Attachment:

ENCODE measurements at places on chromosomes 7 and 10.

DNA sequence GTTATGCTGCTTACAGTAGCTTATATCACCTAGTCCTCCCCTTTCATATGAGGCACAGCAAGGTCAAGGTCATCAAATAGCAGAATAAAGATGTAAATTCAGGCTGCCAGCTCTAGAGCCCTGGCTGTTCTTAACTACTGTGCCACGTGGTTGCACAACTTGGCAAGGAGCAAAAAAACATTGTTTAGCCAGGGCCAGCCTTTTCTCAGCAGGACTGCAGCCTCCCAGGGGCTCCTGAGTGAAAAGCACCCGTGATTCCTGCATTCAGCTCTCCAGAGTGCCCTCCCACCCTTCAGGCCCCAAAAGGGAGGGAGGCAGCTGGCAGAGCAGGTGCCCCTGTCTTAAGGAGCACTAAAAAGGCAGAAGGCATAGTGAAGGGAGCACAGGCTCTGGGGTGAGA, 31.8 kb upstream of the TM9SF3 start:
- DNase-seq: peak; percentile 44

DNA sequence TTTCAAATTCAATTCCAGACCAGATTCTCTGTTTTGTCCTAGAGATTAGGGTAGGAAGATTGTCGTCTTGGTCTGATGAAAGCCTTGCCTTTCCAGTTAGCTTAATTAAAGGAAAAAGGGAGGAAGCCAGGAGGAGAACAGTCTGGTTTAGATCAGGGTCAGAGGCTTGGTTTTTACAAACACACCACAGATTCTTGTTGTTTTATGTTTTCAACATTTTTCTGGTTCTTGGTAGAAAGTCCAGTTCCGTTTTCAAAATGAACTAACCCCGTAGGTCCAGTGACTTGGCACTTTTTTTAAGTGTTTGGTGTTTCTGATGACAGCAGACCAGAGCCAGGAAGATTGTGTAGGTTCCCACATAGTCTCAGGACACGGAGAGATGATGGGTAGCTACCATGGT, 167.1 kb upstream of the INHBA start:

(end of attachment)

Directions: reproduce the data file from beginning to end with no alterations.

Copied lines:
ENCODE measurements at places on chromosomes 7 and 10.

DNA sequence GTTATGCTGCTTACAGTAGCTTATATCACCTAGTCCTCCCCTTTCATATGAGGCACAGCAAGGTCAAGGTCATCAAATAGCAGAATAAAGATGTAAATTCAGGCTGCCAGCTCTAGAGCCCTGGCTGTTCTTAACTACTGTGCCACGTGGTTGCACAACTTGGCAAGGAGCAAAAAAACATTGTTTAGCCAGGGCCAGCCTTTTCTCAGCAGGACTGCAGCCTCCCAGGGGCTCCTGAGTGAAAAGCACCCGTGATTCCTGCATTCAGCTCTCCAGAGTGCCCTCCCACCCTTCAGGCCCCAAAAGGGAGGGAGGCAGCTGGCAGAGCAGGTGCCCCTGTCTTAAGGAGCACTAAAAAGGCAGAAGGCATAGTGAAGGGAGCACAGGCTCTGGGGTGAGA, 31.8 kb upstream of the TM9SF3 start:
- DNase-seq: peak; percentile 44

DNA sequence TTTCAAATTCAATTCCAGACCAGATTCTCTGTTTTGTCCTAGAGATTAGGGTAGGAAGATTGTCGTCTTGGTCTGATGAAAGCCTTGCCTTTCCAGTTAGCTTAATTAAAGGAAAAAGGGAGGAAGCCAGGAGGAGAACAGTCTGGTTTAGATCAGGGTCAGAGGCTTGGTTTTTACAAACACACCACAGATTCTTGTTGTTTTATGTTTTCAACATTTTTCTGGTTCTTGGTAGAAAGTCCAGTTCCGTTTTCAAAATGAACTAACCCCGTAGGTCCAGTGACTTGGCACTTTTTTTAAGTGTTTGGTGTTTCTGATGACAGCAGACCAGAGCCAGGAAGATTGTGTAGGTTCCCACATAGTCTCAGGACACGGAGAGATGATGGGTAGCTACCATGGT, 167.1 kb upstream of the INHBA start: